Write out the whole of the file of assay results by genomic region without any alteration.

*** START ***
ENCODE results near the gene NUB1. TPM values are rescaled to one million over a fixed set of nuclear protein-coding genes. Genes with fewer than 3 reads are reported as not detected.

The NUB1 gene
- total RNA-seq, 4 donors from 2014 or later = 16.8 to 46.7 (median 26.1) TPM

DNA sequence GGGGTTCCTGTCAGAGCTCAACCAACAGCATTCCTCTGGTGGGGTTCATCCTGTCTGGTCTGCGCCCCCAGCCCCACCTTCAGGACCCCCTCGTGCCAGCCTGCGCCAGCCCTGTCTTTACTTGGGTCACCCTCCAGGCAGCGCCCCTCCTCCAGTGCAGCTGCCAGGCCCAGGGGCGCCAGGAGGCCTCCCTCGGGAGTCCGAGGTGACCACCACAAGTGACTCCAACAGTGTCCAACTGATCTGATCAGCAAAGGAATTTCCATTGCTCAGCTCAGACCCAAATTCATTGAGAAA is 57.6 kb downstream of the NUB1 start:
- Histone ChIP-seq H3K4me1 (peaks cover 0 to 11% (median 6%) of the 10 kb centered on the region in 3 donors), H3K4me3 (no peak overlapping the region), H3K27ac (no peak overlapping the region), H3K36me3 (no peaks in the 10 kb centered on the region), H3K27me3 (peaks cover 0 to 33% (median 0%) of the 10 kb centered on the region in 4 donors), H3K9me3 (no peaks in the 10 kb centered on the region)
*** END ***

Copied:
ENCODE results near the gene NUB1. TPM values are rescaled to one million over a fixed set of nuclear protein-coding genes. Genes with fewer than 3 reads are reported as not detected.

The NUB1 gene
- total RNA-seq, 4 donors from 2014 or later = 16.8 to 46.7 (median 26.1) TPM

DNA sequence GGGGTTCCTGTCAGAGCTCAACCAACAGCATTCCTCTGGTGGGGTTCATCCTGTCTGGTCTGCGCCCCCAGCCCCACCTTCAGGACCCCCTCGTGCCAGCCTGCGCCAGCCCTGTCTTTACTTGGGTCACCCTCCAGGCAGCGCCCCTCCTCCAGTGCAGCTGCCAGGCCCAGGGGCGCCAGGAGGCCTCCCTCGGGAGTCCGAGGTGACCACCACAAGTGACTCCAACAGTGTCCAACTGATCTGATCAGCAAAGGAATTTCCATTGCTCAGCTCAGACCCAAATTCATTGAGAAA is 57.6 kb downstream of the NUB1 start:
- Histone ChIP-seq H3K4me1 (peaks cover 0 to 11% (median 6%) of the 10 kb centered on the region in 3 donors), H3K4me3 (no peak overlapping the region), H3K27ac (no peak overlapping the region), H3K36me3 (no peaks in the 10 kb centered on the region), H3K27me3 (peaks cover 0 to 33% (median 0%) of the 10 kb centered on the region in 4 donors), H3K9me3 (no peaks in the 10 kb centered on the region)